U.S. Geological Survey experts are looking at short- and long-term methods of reining in the invasive fish amid rising fears they may have eluded electrical barriers on Chicago waterways and are poised to colonize Lake Michigan, said Leon Carl, the agency’s Midwest executive. 

“The pressure is on our scientists,” Carl said, adding that money provided under the Obama administration’s $78.5 million carp control plan would help researchers make progress. “I think we’re going to do some really exciting research.” 

Nancy Sutley, head of the White House Council on Environmental Quality, said the studies and other proposals in the government plan have good prospects to succeed — despite complaints from many in the region that the strategy is inadequate because it doesn’t close shipping locks that could open a carp pathway to the lake.
–BusinessWeek

 Groundwater use threatens Anoka County lakes
Anoka County lake levels would drastically drop and many wetlands and streams would dry up if a Metropolitan Council study’s predictions come to fruition.

Rainfall is the short-term culprit in lakes, streams and wetlands drying up, but the long-term threat is the over-pumping of groundwater, said Jamie Schurbon, a water resource specialist for the Anoka Conservation District.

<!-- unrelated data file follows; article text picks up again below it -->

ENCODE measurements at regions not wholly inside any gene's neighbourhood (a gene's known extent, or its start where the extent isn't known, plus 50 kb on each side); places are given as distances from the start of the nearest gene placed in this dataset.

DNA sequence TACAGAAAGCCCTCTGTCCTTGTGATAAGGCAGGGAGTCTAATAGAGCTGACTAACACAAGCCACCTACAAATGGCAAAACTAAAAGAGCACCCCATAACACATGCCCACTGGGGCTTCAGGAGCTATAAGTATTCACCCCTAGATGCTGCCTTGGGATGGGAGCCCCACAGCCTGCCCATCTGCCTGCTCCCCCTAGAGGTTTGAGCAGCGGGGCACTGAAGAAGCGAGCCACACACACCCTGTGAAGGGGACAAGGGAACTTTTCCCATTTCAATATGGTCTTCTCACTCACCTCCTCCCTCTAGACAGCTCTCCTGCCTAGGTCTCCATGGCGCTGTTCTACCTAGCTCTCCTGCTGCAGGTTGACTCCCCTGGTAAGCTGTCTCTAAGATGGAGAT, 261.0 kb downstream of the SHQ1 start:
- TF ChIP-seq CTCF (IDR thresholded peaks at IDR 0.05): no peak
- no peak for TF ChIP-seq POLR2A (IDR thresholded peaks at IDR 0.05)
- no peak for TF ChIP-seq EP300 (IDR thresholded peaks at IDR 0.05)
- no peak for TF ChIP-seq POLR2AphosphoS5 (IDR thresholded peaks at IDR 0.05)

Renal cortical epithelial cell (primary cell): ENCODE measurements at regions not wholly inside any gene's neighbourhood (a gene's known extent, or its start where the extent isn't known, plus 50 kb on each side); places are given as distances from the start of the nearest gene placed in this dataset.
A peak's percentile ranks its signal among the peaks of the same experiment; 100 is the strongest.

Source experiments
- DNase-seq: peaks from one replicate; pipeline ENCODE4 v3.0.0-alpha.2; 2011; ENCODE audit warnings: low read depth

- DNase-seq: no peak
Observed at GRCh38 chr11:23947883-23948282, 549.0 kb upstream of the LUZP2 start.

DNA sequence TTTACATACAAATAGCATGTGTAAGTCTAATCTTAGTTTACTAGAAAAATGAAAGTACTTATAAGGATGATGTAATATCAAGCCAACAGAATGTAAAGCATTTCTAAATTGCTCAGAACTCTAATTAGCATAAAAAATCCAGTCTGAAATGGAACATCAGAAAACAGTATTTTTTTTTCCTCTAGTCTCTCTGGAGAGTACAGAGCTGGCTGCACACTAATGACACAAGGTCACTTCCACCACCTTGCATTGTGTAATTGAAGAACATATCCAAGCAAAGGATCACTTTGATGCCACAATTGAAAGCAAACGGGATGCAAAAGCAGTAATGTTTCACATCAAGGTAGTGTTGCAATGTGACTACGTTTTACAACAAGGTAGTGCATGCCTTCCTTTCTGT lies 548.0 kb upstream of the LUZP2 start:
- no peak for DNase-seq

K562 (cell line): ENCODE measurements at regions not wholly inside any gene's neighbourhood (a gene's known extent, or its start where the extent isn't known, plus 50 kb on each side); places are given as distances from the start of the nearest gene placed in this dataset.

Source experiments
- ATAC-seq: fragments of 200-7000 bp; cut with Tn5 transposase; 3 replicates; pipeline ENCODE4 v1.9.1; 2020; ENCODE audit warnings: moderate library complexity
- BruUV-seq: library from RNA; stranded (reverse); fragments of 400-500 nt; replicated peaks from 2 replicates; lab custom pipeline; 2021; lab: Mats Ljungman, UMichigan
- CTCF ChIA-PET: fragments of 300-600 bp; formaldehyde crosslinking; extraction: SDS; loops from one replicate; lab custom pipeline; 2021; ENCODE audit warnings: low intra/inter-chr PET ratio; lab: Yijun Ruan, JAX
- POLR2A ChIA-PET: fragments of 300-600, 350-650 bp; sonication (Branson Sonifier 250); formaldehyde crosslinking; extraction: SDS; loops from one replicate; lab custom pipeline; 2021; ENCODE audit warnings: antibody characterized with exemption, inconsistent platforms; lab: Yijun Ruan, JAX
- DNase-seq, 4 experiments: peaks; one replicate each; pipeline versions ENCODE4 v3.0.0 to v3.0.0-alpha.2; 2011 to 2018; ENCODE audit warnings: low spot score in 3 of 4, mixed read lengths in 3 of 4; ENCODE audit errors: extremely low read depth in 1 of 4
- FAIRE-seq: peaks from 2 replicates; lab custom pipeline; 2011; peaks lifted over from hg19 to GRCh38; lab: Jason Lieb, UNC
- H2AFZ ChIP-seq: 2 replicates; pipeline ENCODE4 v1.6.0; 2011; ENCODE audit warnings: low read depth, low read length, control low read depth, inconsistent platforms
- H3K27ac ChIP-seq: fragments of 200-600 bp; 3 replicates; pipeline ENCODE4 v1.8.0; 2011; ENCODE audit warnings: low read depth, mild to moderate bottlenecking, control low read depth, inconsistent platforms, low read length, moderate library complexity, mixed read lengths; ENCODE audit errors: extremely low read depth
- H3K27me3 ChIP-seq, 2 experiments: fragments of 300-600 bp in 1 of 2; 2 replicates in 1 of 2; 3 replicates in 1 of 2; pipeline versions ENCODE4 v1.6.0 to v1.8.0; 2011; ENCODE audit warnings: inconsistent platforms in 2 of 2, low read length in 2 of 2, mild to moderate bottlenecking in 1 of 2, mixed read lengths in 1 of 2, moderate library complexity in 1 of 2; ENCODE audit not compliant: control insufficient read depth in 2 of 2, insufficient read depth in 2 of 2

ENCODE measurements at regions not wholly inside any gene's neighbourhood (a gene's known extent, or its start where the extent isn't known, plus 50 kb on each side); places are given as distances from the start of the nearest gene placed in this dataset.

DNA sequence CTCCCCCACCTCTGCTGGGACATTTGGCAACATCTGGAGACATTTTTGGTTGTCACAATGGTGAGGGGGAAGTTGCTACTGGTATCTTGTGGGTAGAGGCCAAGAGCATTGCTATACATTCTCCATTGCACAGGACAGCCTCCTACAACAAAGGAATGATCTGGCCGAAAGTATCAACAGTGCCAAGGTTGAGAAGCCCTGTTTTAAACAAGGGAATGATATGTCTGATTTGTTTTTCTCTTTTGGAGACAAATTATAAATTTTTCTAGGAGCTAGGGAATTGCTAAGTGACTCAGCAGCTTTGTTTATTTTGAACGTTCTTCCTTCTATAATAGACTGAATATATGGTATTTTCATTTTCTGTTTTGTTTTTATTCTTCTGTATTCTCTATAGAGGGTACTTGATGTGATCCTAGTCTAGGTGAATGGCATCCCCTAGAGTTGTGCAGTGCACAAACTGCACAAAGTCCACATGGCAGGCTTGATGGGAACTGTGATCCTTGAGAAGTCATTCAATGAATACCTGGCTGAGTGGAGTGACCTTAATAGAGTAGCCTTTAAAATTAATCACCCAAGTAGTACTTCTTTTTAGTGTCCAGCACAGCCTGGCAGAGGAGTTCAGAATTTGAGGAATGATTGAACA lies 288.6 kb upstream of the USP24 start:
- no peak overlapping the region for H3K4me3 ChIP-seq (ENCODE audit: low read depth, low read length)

A Metropolitan Council study predicts that groundwater pumping will lead to greater drops in surface water depths in Anoka County than in other areas of the Twin Cities. Depths in many areas of the county could drop one to five feet by 2030 and three to 10 feet by 2050.

“We’re building to that point where if everything is as it is indicated now, we’re going to have to make some really hard decisions at a local level about growth and development,” Schurbon said.
–The Coon Rapids Herald

Funding for trails becomes an issue
Minnesota lawmakers clearly like state hiking and biking trails. After all, they’ve authorized almost 2,600 miles of them.

 But with only half of those trails developed so far, it’s just as clear they haven’t been as eager to pay for them. 

That inaction has produced a $440 million funding gap — the difference between the price tags of what they’ve authorized and the money they’ve directed to them. Under a recent scenario that anticipates $20 million in trails-related bonding each two-year budget cycle, it will take until 2044 just to develop the ones already in the pipeline. 

“There’s a significant backlog,” conceded Forrest Boe, deputy director of the Parks and Trails Division of the Minnesota Department of Natural Resources.  “That says a couple of things. Some of them will have to wait a while. The Legislature is taking a look at that, and they need to decide whether to make greater investments to speed up the process or to continue as they have.”
–St. Paul Pioneer Press

 Counties, Chamber oppose MPCA landfill rules
Lobbyists at the Capitol are kicking back against new permitting and financial assurance rules for landfills that were recently released by the Minnesota Pollution Control Agency (PCA). And some state legislators are likewise questioning whether the rules reflect the original legislative intent of the law that spawned the new rules. 

Business and municipal interests such as the Minnesota Chamber of Commerce and the Association of Minnesota Counties are concerned that new draft rules released by PCA on Nov. 30 could ultimately close landfills in the state.